Crazy Expensive

Insurance Ad, 1935 (Click for source)

Without going into too much boring detail, let’s just say that I’m in the middle of two completely separate health insurance problems, with completely separate insurance companies. On one hand, I’m trying to resolve a series of claims with my previous insurance company from last year with regard to which that company is exhibiting some of the most asshole-ish, unprofessional, and borderline illegal behavior I’ve seen in a long while. On the other hand, I’m trying to establish new coverage with a different company that is clearly operating in some sort of discriminatory loophole.

So, I gotta ask: How do you pay for your mental health care? If you are insured, do the technicalities of your insurance plan have an effect on your care? (Does it affect your visits, your provider choices, which medications you take?) If you are uninsured, how do you manage?

On top of all that, shall we start a discussion on mental health parity in general? It’s no secret that mental health care is really very expensive. It’s also no secret that more often than not mental illness impedes one’s ability to work. Further, it’s no secret that pharmaceutical companies are out there to ruthlessly gouge whomever will pay and that insurance companies really don’t feel like being gouged. Tack on the stigma that suggests that mental health disorders aren’t “real” illnesses…and we’re looking at some serious problems, in the middle of which I am currently sitting.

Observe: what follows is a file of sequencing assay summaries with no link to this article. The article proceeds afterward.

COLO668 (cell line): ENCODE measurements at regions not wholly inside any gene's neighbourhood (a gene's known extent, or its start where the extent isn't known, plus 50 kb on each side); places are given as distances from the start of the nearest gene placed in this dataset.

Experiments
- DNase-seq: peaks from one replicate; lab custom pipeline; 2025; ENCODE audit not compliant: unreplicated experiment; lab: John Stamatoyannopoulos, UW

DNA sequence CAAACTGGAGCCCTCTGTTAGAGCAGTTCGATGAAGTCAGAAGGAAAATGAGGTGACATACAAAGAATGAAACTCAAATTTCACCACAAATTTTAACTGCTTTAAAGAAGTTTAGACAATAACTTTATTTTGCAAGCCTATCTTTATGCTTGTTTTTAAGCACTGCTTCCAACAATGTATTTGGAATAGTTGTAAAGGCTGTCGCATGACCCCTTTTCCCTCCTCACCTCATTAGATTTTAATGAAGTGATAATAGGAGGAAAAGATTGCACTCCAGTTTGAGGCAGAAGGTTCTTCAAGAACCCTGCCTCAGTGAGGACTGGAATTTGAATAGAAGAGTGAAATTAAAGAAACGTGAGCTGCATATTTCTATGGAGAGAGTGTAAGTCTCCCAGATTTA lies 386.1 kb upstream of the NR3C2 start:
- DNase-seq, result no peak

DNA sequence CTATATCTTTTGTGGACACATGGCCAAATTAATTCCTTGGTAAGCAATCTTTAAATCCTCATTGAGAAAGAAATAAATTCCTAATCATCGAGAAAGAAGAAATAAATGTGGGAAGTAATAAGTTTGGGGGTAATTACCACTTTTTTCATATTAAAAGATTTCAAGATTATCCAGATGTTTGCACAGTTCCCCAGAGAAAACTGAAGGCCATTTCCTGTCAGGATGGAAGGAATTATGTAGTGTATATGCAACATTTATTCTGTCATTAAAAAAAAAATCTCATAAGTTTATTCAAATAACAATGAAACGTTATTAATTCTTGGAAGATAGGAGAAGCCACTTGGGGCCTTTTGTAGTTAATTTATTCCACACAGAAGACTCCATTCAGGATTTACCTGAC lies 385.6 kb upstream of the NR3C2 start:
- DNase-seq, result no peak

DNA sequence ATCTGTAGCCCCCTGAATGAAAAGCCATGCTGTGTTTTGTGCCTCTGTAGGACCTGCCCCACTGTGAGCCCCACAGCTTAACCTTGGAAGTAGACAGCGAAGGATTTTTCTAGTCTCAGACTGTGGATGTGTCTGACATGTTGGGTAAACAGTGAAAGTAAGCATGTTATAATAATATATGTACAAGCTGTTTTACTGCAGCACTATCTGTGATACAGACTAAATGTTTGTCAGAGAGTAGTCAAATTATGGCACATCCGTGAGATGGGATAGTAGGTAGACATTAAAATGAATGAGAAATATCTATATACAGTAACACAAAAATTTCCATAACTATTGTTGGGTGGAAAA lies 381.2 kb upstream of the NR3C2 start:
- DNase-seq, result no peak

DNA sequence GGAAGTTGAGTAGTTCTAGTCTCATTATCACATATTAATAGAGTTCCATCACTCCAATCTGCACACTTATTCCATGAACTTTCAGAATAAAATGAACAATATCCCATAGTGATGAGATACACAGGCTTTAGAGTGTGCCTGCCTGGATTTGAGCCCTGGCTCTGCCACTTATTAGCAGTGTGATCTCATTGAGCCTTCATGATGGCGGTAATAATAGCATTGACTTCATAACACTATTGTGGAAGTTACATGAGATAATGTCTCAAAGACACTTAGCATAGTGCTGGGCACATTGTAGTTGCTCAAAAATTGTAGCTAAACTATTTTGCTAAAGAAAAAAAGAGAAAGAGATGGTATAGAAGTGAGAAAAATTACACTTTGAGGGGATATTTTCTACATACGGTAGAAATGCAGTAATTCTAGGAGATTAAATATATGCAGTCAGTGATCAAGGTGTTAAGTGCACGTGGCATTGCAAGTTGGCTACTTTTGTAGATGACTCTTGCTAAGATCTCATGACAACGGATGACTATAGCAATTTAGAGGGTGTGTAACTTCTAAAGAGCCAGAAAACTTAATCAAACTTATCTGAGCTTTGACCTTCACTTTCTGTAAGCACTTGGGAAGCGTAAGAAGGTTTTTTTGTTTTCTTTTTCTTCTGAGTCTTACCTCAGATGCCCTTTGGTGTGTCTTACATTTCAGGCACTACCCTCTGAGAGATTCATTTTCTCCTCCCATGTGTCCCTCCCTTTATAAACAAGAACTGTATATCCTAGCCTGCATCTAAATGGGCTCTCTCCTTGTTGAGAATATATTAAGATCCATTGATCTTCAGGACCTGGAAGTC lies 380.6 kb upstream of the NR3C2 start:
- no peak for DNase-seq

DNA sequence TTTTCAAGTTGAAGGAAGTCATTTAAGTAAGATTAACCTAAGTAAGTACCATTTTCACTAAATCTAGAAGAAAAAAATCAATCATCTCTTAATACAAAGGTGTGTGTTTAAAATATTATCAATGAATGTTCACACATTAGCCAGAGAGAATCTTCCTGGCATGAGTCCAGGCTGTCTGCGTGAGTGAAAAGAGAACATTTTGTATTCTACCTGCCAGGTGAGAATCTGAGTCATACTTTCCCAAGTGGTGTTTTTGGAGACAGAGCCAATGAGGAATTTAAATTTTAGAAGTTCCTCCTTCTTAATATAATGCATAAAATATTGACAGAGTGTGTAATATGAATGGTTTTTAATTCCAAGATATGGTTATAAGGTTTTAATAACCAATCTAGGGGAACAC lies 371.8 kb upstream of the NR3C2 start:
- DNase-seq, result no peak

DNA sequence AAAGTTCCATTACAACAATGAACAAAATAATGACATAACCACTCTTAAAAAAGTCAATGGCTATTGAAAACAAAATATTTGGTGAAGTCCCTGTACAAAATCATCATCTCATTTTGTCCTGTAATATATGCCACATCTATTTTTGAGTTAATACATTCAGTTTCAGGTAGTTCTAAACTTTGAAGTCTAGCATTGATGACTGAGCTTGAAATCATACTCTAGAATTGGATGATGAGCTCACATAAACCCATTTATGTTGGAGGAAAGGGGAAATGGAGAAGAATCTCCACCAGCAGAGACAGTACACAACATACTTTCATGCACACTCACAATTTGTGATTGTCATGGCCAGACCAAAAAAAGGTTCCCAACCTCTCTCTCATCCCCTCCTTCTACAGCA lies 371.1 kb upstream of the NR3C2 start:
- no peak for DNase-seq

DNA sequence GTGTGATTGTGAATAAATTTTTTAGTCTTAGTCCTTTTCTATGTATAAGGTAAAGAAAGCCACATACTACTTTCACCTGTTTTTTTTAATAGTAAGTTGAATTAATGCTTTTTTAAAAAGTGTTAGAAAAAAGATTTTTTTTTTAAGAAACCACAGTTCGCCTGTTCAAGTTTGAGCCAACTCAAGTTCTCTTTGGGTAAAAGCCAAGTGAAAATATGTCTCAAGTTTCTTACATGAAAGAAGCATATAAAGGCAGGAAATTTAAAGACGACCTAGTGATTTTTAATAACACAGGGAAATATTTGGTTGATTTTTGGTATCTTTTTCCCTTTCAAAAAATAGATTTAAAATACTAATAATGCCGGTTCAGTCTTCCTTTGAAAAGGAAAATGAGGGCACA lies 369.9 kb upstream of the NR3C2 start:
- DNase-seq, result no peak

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8 comments
  1. Meredith said:

    That seriously SUX! Health insurance crap is just that. I pay out of pocket for both my therapist and psychiatrist because they don’t take insurance and they’re the best. How can we put a price on connection? I am lucky that I am on my wife’s insurance so my meds are covered. In September, one of my meds (Neurontin) was removed from the formulary. The generic doesn’t work for me so rather than bother with the insurance company, I went off it altogether. Not sure if that’s working but we’ll see. I feel like one of the lucky ones for sure.

    The whole medical insurance parity makes me ill. There’s nothing I can say that hasn’t been said. The saddest thing I know is my wife’s daughter and husband (Republicans) don’t believe in health care for all and they struggle financially and didn’t have health care for years. and they have 2 daughters. America is weird.

    • said:

      Speaking of whether meds are or are not “formulary”…this is the “some sort of discriminatory loophole” I briefly mentioned above. They can’t necessarily deny me coverage because of my preexisting conditions, but they can make sure that the drugs I need because of my preexisting conditions aren’t covered on most of the plans offered. Ugh. Disgusting.

  2. Alan Smithee said:

    Funny you should mention it, just got the bill from my stay at the psych ward.

    • said:

      Two simultaneous reactions: